Q.  What was your first car?


A.  My first car was a 1967 Chevrolet Nova.  While I didn’t really like it that much (a four door granny car), it provided me freedom and a way to get my friends and me to the beach to surf.  I sold it for three times what I paid for it after a year and bought my “poor man’s Porsche,” a 1967 VW Karmann Ghia.  That was a really fun car.  I repainted the car in a mixture of Porsche Guards Red and Porsche Tangerine.  I rebuilt the engine and did a bunch of modifications and drove it through college.  In high school I was known as the Ghia Kid and I was the only one that covered my car every day at school.  I would love to have another Ghia someday.


Q.  I think we all have memories that are inextricably linked to cars we’ve had, especially as children, whether they be family vacations, Sunday drives and so on.  I know for me, every time I see a classic old blue Ford station wagon (nowadays only in the movies), it reminds me of how my dad used to hide our dog in the back to sneak her into drive-in movies with us!  Tell us about a car that you’ve owned that triggers a grand memory for you (keep it clean....kidding), whether it be something fun, sad, celebratory...


A.  My father bought a 1947 MGTC when I was 5 years old.  That is my trigger car.  I remember riding on the platform that is behind the driver’s seat with my sister.  No seatbelts and our heads were above mom and dad’s.  The wind in our faces was fabulous.  There was a bar across the back of the driver and passenger seats that my dad called the “Chicken Bar.”  He would say, “If you are a chicken you’ll hold on.  Otherwise put your hands in the air like you’re on a roller coaster!”  Of course nowadays he would be pulled over for risking his children but we would put our hands up and scream.  The other trigger car is my Beck Spyder as I mentioned before.  The memories of that 5 day road trip I took with my son will be with me forever.  I wrote a story about it that will be published in an upcoming book by one of my Cars Yeah guests David Dickinson titled The Old Car Nut Road Trips.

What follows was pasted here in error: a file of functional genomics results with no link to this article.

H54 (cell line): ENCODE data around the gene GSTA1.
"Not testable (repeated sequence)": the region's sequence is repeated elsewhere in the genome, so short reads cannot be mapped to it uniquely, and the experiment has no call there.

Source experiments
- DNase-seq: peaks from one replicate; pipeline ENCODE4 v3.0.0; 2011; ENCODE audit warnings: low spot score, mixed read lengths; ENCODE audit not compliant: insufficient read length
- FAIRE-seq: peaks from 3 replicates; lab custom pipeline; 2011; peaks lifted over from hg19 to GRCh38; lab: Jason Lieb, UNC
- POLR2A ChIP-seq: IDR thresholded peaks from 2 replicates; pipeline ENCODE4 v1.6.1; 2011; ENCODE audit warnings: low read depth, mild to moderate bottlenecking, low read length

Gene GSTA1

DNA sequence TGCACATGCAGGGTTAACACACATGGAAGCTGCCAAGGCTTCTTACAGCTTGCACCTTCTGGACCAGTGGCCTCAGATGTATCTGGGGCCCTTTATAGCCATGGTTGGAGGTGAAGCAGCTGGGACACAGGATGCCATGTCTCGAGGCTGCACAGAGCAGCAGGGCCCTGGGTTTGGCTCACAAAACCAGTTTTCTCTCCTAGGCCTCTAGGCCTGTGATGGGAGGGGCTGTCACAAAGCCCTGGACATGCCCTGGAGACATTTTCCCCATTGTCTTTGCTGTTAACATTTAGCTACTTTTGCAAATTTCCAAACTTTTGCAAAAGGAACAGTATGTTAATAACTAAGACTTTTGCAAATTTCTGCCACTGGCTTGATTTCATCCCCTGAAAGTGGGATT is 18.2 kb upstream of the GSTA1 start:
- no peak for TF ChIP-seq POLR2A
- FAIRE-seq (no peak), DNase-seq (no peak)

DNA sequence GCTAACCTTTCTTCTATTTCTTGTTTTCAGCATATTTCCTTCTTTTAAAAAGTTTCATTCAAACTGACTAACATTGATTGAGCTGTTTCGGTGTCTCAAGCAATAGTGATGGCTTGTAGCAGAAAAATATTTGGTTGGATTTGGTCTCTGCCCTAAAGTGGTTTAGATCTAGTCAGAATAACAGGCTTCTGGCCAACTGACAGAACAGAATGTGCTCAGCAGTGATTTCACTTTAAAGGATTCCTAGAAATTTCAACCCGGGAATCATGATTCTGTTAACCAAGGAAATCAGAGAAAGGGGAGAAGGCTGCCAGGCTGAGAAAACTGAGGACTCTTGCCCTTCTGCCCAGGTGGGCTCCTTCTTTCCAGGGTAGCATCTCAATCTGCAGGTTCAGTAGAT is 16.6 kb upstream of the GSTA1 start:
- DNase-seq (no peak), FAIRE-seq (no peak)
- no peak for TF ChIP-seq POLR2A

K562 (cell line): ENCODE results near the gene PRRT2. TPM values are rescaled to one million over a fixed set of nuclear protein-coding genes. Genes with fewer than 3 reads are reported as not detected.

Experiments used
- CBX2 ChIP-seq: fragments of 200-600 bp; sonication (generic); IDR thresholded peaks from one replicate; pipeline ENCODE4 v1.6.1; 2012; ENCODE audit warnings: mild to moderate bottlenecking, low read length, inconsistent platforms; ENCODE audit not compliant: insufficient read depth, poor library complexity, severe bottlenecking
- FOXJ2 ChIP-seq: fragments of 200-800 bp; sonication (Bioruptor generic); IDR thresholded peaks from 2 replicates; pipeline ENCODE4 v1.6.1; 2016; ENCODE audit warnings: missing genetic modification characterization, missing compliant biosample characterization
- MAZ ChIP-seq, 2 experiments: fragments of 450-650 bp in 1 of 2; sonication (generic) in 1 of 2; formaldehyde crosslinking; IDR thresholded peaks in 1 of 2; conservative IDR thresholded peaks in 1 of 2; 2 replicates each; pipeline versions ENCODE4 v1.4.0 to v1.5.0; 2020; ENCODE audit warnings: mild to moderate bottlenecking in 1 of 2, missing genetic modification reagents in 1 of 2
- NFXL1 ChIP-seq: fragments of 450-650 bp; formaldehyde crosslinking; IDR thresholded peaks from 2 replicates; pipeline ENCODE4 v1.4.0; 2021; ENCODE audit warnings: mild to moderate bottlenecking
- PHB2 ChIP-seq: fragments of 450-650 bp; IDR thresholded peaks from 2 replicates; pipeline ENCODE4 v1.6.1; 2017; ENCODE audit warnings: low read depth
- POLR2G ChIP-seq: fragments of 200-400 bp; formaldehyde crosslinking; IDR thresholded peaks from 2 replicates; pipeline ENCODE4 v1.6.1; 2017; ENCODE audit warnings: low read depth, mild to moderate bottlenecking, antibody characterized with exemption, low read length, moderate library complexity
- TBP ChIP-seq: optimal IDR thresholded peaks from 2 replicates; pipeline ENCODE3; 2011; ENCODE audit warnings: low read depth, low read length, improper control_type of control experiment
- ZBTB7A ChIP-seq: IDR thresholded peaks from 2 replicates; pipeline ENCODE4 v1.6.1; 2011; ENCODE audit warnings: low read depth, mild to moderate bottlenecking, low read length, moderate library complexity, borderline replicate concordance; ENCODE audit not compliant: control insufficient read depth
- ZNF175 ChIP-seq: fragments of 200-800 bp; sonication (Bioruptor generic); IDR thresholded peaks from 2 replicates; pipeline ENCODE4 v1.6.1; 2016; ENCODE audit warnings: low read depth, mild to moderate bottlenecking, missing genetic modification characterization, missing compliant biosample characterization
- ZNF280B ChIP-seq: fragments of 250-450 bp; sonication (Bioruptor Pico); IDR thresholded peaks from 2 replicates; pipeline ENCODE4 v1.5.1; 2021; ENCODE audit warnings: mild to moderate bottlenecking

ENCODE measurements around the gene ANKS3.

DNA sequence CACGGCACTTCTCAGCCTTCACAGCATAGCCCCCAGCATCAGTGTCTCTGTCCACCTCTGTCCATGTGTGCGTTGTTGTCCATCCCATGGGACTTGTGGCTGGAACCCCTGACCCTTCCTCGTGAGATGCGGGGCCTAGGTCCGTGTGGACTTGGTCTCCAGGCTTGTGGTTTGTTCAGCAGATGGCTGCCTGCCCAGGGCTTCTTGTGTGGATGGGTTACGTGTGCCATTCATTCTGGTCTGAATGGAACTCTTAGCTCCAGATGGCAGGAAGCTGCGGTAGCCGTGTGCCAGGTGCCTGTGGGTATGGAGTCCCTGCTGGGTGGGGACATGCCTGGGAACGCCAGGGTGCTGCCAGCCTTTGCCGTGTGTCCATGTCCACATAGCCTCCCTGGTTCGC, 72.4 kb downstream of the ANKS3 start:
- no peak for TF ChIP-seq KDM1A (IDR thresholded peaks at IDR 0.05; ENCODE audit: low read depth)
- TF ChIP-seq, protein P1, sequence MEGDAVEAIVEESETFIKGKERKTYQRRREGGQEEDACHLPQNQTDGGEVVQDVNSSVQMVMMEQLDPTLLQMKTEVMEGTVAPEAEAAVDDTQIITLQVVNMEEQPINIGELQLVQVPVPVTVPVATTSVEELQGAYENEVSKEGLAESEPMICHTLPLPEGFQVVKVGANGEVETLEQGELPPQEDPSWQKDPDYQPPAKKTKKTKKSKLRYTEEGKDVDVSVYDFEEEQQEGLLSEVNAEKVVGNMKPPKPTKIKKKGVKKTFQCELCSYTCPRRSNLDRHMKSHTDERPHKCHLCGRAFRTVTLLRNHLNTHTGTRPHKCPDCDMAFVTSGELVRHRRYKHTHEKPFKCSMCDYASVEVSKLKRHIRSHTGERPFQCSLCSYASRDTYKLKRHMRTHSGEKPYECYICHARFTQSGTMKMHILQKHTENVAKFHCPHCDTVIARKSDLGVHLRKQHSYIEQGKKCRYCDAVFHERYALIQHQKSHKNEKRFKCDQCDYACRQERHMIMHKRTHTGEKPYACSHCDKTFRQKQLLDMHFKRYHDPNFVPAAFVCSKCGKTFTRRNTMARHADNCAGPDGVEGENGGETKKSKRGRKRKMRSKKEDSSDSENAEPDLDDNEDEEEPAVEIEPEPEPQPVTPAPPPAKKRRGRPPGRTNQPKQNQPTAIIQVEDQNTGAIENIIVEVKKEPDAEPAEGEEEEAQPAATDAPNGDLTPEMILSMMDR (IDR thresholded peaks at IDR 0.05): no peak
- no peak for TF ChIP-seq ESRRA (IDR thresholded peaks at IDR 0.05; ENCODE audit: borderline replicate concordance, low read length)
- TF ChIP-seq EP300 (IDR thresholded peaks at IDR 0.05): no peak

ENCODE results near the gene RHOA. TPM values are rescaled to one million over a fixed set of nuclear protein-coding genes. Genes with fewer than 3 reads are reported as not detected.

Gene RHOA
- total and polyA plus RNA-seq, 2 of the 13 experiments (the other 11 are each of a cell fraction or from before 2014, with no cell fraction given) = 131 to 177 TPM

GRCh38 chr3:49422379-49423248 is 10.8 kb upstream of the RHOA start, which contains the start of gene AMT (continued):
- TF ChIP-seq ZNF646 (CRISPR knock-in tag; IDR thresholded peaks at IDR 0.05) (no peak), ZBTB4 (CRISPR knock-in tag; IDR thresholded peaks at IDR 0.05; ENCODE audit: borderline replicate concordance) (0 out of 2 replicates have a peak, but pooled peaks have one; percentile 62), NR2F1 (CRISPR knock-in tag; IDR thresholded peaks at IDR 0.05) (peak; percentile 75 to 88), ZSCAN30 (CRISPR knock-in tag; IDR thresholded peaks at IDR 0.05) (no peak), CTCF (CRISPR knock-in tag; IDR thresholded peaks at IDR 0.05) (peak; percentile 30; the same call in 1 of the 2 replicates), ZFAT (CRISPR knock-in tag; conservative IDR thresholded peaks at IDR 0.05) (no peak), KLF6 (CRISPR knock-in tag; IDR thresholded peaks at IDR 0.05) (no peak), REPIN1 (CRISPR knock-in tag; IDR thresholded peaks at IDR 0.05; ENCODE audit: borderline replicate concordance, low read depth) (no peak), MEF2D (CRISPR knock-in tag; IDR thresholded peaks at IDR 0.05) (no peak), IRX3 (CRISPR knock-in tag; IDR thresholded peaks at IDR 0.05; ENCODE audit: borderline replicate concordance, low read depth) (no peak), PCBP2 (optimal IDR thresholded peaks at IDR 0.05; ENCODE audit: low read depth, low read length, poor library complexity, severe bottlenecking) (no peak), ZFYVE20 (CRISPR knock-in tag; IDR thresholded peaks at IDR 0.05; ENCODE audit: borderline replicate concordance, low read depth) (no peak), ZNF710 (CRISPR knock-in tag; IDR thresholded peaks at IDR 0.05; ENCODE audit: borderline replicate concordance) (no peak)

Q.  What car(s) do you currently drive and why?


A.  My daily driver is an E46 M3.  It is a great all around fun car.  I’ve had four M3s and they are super fast yet comfortable for communing in traffic.Cars Yeah  Fortunately my commute is now down the hallway as I work at home so the car sits far too much.  My fun car is a 1987 Porsche 930 Turbo.  One of only three painted in Metallic Orange at the Porsche factory.  It was a dream car for me in the 80s and I finally have one.  I found it on eBay about 4 years ago.  I recently sold my 1972 911S that was a great collector car as well.